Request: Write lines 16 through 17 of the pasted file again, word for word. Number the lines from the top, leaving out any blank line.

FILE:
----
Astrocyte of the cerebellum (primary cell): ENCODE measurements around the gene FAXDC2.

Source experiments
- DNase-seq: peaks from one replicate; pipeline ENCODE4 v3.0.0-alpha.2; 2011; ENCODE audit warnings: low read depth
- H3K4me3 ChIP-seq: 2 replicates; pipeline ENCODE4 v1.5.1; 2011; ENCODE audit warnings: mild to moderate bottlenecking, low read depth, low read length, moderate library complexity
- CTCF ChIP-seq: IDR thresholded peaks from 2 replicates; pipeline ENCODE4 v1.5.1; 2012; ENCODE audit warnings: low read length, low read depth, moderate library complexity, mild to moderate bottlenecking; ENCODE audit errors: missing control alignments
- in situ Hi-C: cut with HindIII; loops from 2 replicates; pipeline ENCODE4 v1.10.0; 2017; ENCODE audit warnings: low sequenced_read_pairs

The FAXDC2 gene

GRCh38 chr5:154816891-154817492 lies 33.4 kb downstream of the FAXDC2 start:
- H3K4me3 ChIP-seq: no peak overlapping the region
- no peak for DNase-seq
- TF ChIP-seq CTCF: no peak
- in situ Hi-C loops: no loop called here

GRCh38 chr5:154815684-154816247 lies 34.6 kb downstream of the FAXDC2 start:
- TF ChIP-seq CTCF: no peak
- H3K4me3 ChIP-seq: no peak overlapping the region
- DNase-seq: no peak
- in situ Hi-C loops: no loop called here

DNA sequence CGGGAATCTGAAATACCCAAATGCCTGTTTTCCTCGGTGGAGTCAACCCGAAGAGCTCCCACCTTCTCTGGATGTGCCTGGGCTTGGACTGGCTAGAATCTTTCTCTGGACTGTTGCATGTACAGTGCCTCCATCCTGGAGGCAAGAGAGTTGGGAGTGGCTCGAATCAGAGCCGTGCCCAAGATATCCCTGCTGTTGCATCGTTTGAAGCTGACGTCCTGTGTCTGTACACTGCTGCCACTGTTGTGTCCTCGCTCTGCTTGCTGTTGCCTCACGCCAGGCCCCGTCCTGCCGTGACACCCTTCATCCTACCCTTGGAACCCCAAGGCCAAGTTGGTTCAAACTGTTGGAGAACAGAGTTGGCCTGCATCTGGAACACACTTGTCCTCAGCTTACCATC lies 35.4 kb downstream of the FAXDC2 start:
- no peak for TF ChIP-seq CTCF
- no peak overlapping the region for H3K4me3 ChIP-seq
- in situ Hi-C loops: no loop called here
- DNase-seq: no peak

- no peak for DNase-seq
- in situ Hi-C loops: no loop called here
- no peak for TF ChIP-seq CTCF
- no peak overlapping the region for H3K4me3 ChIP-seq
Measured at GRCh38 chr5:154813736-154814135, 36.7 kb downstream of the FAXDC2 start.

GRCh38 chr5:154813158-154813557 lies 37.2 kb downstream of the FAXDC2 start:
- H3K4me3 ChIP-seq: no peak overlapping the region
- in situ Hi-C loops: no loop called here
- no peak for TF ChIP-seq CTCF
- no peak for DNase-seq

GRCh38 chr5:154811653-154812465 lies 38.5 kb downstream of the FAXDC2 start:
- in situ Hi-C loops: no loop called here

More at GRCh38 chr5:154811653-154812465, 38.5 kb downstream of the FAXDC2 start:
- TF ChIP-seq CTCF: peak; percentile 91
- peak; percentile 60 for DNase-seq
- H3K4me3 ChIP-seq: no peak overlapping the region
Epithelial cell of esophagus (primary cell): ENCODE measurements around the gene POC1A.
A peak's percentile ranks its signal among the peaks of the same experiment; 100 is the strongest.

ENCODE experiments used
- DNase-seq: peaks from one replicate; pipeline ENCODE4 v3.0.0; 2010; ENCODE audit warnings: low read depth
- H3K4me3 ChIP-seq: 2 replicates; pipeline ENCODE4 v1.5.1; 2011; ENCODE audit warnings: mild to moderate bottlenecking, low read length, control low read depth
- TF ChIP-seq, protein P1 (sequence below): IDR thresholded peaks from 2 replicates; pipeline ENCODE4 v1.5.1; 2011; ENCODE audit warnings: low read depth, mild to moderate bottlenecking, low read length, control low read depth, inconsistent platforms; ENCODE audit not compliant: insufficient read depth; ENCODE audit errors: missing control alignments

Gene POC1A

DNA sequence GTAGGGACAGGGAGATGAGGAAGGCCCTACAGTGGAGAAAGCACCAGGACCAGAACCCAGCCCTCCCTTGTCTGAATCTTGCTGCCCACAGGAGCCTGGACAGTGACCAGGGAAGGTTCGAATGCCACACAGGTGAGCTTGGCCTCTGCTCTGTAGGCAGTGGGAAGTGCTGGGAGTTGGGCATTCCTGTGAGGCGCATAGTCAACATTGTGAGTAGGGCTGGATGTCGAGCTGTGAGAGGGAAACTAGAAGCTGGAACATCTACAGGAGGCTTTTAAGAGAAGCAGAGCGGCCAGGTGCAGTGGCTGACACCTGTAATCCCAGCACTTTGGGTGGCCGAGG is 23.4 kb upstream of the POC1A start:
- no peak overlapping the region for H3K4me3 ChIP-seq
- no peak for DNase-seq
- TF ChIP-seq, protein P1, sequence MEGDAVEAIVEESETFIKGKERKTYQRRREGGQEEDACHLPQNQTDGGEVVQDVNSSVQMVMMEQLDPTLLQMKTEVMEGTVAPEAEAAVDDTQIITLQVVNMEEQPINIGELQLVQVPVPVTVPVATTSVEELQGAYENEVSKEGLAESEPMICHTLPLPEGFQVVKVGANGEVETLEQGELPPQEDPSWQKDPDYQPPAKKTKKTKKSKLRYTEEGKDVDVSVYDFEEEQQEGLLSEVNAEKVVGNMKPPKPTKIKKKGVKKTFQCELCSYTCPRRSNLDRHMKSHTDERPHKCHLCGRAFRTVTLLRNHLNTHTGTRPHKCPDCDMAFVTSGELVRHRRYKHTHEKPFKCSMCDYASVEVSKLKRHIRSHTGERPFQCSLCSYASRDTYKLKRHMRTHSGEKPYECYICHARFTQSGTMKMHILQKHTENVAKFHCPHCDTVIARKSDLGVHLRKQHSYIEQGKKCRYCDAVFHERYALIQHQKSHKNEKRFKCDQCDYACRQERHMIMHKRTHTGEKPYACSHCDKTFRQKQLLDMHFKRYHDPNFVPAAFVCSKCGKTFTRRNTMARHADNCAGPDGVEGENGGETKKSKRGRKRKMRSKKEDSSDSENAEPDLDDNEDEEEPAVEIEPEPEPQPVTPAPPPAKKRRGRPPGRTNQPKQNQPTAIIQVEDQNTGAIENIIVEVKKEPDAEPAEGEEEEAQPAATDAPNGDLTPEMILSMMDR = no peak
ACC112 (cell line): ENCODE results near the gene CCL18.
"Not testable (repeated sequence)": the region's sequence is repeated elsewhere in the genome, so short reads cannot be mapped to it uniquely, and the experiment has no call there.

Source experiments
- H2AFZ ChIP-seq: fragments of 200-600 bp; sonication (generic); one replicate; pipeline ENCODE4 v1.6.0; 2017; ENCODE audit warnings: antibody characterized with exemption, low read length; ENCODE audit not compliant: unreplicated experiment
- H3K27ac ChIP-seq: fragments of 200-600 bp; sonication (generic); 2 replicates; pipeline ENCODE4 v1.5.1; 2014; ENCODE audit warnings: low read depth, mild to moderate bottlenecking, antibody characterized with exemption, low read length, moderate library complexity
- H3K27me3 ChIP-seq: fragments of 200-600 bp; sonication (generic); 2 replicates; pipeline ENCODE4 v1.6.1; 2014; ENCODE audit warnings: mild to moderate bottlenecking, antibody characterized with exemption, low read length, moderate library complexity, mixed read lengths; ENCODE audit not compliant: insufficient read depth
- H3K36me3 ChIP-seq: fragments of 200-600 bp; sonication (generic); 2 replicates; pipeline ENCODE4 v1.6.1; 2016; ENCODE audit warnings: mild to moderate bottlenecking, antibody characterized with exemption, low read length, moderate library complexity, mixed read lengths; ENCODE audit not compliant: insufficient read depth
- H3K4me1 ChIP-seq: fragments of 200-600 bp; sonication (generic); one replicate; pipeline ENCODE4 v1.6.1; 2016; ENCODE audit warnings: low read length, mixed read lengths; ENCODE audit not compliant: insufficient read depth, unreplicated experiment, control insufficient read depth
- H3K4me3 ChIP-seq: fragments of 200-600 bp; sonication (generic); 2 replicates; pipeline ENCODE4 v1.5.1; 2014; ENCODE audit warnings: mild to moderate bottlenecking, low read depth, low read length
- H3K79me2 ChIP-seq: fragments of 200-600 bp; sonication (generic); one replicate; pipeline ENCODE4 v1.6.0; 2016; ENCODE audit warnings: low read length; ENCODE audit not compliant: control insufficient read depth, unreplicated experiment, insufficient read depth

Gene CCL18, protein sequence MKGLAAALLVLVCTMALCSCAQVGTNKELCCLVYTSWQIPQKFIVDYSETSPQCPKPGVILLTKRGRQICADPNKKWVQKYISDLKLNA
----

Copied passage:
- DNase-seq: no peak
- in situ Hi-C loops: no loop called here